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Science. 2017 Apr 7;356(6333):78-81. doi: 10.1126/science.aal0010. Epub 2017 Mar 30.

The applied value of public investments in biomedical research.

Author information

1
Harvard Business School, Boston, MA 02163, USA. dli@hbs.edu.
2
Massachusetts Institute of Technology, Cambridge, MA 02142, USA.
3
National Bureau of Economic Research, Cambridge, MA 02138, USA.
4
Columbia University, New York, NY 10032, USA.

Abstract

Scientists and policy-makers have long argued that public investments in science have practical applications. Using data on patents linked to U.S. National Institutes of Health (NIH) grants over a 27-year period, we provide a large-scale accounting of linkages between public research investments and subsequent patenting. We find that about 10% of NIH grants generate a patent directly but 30% generate articles that are subsequently cited by patents. Although policy-makers often focus on direct patenting by academic scientists, the bulk of the effect of NIH research on patenting appears to be indirect. We also find no systematic relationship between the "basic" versus "applied" research focus of a grant and its propensity to be cited by a patent.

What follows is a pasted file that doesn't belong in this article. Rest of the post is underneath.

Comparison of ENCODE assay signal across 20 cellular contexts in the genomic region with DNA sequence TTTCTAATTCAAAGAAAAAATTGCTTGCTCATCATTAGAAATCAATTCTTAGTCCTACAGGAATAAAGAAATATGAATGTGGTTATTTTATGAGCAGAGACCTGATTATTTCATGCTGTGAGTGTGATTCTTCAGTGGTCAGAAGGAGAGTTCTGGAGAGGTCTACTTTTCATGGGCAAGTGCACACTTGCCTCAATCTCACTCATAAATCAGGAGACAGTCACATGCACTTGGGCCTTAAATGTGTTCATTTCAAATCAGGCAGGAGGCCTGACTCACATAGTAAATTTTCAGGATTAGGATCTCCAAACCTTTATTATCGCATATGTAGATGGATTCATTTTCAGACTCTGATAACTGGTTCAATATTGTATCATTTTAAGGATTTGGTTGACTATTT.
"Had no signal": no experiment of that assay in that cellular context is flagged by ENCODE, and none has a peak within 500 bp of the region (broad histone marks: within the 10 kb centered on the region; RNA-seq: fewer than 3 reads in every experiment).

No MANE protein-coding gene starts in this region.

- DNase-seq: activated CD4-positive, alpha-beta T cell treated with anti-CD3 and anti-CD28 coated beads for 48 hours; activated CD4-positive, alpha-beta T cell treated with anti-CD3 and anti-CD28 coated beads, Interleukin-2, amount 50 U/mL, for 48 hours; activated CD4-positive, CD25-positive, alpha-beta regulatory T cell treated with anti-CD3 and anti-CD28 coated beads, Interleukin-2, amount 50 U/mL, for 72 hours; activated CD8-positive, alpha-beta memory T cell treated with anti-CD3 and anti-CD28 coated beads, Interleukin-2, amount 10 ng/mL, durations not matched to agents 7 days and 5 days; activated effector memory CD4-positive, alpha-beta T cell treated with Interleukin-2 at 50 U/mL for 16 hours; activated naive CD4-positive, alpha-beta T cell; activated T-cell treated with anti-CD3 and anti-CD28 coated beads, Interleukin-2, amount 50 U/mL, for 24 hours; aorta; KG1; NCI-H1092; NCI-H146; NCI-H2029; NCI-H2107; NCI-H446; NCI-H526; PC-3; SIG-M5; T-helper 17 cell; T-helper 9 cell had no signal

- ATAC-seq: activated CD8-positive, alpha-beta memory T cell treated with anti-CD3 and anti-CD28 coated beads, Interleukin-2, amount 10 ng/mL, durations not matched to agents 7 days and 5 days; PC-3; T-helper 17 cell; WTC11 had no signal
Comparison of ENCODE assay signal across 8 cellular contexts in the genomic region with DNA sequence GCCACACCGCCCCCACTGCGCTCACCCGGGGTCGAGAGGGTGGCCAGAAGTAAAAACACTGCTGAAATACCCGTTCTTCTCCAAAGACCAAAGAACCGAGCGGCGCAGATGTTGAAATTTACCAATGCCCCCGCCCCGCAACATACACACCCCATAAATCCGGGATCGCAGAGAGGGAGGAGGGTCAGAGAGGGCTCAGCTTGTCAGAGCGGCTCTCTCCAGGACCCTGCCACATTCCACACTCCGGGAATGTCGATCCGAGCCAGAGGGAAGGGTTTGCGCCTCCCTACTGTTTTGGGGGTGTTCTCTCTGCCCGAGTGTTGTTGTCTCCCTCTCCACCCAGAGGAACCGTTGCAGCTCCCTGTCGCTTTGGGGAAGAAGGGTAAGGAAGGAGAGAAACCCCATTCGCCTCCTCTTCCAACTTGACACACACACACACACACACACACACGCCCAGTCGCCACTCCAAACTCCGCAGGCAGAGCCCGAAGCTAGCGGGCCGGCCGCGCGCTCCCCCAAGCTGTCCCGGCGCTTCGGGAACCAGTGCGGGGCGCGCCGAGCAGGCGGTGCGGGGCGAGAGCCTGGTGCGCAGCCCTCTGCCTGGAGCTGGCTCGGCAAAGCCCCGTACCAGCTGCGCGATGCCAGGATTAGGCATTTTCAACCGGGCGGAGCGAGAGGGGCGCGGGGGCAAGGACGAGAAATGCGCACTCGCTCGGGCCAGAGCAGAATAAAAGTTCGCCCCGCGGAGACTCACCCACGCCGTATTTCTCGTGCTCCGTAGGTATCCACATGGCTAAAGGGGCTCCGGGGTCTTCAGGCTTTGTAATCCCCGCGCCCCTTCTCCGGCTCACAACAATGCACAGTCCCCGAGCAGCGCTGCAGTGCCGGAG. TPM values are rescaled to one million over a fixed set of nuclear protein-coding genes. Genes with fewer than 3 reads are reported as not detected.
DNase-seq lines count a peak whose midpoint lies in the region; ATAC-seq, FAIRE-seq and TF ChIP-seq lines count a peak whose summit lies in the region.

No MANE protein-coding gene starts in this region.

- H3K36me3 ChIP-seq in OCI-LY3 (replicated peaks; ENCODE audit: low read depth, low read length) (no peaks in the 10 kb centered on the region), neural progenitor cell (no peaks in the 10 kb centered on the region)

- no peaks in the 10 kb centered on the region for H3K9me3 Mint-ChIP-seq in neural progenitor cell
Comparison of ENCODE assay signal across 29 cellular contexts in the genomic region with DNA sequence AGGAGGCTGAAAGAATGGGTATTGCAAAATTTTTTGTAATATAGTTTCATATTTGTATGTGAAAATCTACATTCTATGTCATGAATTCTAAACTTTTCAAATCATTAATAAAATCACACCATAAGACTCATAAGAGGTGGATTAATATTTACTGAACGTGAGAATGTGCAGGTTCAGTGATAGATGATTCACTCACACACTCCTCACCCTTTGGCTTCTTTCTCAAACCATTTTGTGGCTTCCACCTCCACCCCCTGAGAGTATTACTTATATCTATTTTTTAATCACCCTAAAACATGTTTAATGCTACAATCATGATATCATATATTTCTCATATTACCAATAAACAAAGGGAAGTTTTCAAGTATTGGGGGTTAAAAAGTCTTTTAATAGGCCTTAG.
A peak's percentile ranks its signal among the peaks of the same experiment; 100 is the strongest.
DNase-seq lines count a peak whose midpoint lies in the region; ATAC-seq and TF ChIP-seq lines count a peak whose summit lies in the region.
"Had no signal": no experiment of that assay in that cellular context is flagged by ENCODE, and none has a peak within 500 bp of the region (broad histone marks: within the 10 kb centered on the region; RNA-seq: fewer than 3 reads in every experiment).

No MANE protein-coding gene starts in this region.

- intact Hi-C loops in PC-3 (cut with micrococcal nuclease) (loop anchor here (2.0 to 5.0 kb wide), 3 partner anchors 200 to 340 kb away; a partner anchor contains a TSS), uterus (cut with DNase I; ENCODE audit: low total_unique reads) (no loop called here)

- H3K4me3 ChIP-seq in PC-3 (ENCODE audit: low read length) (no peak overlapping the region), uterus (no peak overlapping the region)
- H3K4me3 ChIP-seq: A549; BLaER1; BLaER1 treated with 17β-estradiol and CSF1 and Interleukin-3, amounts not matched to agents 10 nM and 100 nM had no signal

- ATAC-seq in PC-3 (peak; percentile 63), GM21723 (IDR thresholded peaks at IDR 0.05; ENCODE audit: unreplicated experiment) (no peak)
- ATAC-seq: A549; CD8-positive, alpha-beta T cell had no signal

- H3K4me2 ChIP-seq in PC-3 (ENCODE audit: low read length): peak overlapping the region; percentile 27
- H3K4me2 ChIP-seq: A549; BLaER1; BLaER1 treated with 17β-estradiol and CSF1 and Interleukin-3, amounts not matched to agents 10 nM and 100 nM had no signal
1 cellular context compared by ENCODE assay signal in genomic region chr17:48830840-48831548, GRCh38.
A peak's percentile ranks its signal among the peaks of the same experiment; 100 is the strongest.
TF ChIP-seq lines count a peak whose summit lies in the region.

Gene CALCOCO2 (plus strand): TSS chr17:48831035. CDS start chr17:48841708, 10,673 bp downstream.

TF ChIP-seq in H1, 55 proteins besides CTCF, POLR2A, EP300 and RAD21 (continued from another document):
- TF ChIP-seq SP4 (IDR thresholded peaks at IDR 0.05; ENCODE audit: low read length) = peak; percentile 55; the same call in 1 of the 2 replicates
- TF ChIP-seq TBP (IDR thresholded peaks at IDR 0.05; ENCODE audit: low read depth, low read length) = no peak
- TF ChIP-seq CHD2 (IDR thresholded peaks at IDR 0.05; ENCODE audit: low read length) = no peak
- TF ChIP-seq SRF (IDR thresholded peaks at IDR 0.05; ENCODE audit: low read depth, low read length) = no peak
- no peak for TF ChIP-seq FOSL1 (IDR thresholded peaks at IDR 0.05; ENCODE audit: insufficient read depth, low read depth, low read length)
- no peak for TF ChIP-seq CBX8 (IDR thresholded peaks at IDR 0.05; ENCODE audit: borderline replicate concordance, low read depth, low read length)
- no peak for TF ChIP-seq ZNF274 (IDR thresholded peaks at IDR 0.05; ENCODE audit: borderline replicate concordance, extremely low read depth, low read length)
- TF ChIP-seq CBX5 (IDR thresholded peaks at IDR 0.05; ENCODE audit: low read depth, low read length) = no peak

PMID:
28360137
DOI:
10.1126/science.aal0010
[Indexed for MEDLINE]

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